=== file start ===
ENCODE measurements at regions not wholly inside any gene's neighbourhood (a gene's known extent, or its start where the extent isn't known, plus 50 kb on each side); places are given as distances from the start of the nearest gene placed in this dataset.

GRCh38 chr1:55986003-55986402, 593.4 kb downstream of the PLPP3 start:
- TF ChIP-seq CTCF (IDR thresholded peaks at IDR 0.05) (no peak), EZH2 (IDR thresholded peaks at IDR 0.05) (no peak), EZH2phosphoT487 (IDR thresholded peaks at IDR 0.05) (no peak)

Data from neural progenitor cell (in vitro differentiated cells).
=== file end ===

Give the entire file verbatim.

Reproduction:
ENCODE measurements at regions not wholly inside any gene's neighbourhood (a gene's known extent, or its start where the extent isn't known, plus 50 kb on each side); places are given as distances from the start of the nearest gene placed in this dataset.

GRCh38 chr1:55986003-55986402, 593.4 kb downstream of the PLPP3 start:
- TF ChIP-seq CTCF (IDR thresholded peaks at IDR 0.05) (no peak), EZH2 (IDR thresholded peaks at IDR 0.05) (no peak), EZH2phosphoT487 (IDR thresholded peaks at IDR 0.05) (no peak)

Data from neural progenitor cell (in vitro differentiated cells).